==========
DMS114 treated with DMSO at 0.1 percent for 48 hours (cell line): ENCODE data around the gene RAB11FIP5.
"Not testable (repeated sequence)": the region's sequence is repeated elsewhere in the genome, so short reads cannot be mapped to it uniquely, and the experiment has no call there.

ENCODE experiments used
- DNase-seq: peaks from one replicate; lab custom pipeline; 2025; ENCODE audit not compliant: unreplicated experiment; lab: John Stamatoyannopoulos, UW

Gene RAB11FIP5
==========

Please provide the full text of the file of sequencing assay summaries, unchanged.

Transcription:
DMS114 treated with DMSO at 0.1 percent for 48 hours (cell line): ENCODE data around the gene RAB11FIP5.
"Not testable (repeated sequence)": the region's sequence is repeated elsewhere in the genome, so short reads cannot be mapped to it uniquely, and the experiment has no call there.

ENCODE experiments used
- DNase-seq: peaks from one replicate; lab custom pipeline; 2025; ENCODE audit not compliant: unreplicated experiment; lab: John Stamatoyannopoulos, UW

Gene RAB11FIP5